How the Department of Justice's Misunderstanding of Technology Harmed American Home Buyers

In the ever-evolving landscape of real estate, the role of technology cannot be overstated. From listing platforms to virtual tours, the internet has revolutionized how homes are bought and sold. However, a fundamental misunderstanding of the power of technology by the Department of Justice (DOJ) has inadvertently harmed American home buyers.

In its attempt to foster competition within the real estate industry (2005), the DOJ took action against a national association of real estate brokers, arguing that their policies restrained competition from brokers utilizing the internet to serve home sellers and buyers more efficiently and cost-effectively. On the surface, this initiative seemed noble, aiming to break down barriers and empower consumers with more choices. However, what the DOJ failed to foresee was the emergence of platforms like Zillow and the profound impact they would have on the industry, when given access to the data shared by brokers on their local multiple listing service (MLS).

Zillow, founded in 2006, quickly became a dominant force in the real estate market. Offering a comprehensive database of listings, along with tools for buyers, sellers, and agents, Zillow capitalized on the growing trend of online property searches. By providing easily accessible information and resources, Zillow empowered consumers to take a more active role in the home buying process, disrupting traditional brokerage models.

Unfortunately, the DOJ's oversight became evident as Zillow and similar platforms rose to prominence. Rather than fostering healthy competition, the DOJ's intervention inadvertently paved the way for the consolidation of power among tech giants in the real estate sector. With fewer restrictions on internet-based brokers, platforms like Zillow gained significant influence, shaping the market in ways that were unforeseen.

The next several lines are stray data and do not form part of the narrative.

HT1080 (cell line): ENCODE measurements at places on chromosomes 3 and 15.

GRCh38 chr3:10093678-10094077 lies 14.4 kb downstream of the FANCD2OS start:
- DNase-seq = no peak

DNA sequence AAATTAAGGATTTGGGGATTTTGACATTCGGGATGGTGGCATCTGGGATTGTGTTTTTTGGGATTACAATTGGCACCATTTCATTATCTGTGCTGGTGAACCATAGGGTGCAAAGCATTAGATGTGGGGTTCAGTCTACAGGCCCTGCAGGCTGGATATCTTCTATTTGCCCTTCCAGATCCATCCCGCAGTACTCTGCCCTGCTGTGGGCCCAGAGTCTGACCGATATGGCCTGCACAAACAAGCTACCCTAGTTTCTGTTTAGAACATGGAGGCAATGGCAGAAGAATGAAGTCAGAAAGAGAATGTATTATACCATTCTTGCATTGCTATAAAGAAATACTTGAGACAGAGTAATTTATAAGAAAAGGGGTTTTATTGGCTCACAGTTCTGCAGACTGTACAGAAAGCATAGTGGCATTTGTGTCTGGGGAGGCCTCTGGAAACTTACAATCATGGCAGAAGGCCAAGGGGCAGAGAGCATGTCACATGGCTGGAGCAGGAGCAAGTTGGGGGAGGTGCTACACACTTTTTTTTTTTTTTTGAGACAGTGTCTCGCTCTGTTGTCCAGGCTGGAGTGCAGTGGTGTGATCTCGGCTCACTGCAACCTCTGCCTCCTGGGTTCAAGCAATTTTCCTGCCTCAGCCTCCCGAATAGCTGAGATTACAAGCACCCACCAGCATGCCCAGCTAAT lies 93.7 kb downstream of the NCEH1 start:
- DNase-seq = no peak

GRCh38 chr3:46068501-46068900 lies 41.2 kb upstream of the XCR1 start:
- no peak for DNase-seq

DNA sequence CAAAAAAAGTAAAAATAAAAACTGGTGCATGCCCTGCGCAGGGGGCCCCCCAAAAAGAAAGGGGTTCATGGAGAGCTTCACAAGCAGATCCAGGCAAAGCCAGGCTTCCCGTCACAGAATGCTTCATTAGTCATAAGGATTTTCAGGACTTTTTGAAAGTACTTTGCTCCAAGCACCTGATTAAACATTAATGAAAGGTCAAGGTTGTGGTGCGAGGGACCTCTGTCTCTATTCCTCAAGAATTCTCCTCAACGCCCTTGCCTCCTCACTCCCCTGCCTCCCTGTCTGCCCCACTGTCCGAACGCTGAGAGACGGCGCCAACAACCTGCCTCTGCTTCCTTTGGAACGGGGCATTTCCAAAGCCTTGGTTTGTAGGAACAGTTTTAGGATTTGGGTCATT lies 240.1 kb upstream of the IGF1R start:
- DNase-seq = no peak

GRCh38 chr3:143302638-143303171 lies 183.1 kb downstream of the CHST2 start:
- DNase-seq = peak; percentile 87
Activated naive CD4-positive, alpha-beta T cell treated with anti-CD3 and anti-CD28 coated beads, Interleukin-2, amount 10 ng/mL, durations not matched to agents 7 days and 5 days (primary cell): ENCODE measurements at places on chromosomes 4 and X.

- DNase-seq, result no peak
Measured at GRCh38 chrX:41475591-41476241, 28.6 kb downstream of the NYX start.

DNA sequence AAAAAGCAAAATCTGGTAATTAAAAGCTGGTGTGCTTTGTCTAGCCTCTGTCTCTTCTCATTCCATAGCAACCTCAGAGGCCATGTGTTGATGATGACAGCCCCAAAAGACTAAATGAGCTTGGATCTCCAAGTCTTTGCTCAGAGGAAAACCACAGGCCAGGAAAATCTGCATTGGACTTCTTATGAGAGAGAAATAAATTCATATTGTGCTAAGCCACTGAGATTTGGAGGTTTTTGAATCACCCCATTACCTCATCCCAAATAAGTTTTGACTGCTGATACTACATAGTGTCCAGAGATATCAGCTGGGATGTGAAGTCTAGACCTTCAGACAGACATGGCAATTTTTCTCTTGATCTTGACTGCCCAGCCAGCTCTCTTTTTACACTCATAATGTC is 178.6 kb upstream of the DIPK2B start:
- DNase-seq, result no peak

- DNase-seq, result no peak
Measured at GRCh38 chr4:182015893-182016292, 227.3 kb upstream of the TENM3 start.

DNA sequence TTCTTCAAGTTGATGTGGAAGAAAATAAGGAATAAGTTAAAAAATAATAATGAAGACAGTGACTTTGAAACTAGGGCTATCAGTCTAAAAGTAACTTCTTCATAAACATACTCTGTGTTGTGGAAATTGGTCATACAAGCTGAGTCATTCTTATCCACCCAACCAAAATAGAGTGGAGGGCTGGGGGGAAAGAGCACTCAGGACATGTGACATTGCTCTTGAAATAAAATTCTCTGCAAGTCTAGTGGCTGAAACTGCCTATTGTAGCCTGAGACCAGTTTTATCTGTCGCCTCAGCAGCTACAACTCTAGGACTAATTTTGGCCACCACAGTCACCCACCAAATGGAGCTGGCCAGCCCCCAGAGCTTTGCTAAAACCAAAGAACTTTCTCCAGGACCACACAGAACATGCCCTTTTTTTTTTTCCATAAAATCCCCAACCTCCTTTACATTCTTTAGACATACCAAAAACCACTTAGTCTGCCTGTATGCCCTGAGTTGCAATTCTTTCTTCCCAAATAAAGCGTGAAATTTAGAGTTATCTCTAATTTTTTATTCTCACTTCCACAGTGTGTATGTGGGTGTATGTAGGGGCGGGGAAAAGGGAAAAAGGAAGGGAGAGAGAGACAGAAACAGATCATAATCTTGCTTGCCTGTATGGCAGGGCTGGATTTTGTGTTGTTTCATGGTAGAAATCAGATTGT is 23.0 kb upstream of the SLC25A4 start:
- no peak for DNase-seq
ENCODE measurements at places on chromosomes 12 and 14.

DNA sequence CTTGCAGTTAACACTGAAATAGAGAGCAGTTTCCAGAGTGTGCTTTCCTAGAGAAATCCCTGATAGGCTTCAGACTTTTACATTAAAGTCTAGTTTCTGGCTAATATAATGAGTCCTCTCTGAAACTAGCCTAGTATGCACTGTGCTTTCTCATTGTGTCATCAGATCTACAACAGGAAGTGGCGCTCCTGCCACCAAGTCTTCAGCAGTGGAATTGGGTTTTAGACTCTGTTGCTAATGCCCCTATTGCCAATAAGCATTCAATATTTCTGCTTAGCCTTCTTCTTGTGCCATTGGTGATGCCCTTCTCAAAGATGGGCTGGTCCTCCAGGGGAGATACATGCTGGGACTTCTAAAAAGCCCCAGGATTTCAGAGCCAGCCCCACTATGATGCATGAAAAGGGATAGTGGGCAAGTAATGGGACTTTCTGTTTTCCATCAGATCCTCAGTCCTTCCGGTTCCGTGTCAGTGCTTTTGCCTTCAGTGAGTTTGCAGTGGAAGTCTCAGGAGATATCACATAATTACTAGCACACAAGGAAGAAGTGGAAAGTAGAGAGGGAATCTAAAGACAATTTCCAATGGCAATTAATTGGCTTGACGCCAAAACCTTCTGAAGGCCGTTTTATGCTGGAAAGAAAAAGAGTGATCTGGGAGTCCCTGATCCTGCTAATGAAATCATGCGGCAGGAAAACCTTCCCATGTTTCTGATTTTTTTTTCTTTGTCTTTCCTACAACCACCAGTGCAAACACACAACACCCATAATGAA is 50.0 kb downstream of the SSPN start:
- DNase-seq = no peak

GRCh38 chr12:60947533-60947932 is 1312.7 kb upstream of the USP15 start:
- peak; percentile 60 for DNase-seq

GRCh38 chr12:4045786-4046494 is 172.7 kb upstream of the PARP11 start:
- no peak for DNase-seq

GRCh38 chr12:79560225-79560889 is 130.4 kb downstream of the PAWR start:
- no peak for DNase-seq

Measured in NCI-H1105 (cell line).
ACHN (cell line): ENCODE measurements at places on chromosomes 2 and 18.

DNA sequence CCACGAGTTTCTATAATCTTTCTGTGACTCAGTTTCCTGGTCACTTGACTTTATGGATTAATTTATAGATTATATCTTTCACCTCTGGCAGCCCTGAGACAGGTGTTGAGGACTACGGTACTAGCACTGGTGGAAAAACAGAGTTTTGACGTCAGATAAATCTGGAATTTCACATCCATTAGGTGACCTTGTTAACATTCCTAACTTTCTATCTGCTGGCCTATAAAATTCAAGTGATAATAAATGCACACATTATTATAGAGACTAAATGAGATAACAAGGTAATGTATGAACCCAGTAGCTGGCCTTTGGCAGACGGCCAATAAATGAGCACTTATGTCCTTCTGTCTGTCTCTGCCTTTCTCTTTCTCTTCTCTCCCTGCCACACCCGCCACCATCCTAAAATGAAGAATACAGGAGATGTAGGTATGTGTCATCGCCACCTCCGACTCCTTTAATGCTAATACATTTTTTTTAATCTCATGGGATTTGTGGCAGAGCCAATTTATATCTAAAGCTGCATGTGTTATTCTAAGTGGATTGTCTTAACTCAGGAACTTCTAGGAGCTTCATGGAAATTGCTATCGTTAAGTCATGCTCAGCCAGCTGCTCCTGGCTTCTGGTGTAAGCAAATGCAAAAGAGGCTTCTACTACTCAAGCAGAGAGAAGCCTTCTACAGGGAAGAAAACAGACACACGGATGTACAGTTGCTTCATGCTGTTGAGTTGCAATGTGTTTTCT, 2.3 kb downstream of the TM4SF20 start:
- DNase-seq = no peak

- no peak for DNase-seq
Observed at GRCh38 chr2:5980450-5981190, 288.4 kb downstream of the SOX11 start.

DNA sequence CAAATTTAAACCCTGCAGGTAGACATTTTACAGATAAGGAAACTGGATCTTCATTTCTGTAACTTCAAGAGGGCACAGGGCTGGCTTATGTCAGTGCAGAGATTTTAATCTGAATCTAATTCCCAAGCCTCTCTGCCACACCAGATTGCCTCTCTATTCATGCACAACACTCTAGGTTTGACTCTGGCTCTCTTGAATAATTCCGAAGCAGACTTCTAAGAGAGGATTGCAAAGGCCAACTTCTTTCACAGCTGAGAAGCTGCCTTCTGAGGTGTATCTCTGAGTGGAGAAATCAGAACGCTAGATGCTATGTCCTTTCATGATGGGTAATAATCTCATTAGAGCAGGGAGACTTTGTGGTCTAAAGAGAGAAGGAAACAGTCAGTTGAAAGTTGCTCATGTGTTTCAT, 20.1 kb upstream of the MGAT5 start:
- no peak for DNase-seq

One of the unintended consequences of the DOJ's actions was a 6% INCREASE in average commission rates over the next two decades from 5.02% to 5.32%.  Prior to the DOJ intervention, the average real estate commission DECREASED almost 18% from 6.1% (1991) to 5.02 (2005). While the intention was to drive down costs for consumers by promoting competition, the reality was quite the opposite. With the rise of online platforms, traditional brokers found themselves facing stiffer competition, possibly leading some brokers to increase their commission rates to maintain profitability. As a result, home buyers were left bearing the brunt of these higher costs.  

The Sherman Act

The Sherman Act broadly forbids two main things: 1) agreements that harm competition, and 2) actions by a single entity that monopolize or try to monopolize a particular market. The Act gives the Department of Justice the power to stop such behavior through lawsuits, and it also allows individuals or companies harmed by these actions to sue for damages, which can be tripled. Over time, federal courts have established a set of rules under the Sherman Act: some types of anticompetitive behavior are automatically considered illegal, while others are judged on a case-by-case basis to determine if they unreasonably limit trade.

  • Should one company be able to control almost 50% of the internet search traffic for a particular industry?    
  • If a company is going to receive a 40% referral fee for a real estate transaction by introducing a consumer to a local real estate agent (while also displaying "reviews" for the top agents in their area), should this be disclosed and regulated? 

Moreover, the reliance on internet-based platforms introduced new challenges for home buyers, including issues related to data accuracy and privacy. While Zillow and similar platforms offered unprecedented access to property information, concerns arose regarding the accuracy of listings and the protection of personal data. Without proper oversight or regulations in place, consumers were left vulnerable to potential risks associated with online transactions.

In hindsight, it's clear that the DOJ's efforts to promote competition within the real estate industry were well-intentioned but ultimately misguided. By underestimating the power of technology and failing to anticipate the rise of platforms like Zillow, the DOJ inadvertently harmed American home buyers. Instead of fostering true competition, their actions led to the consolidation of power among tech giants, driving up costs and introducing new challenges for consumers.

Moving forward, it's essential for regulators to adopt a more nuanced understanding of technology's role in the real estate market. By staying ahead of emerging trends and anticipating potential consequences, regulators can enact policies that truly benefit consumers and promote healthy competition within the industry. Only then can we ensure that the American dream of homeownership remains within reach for all.

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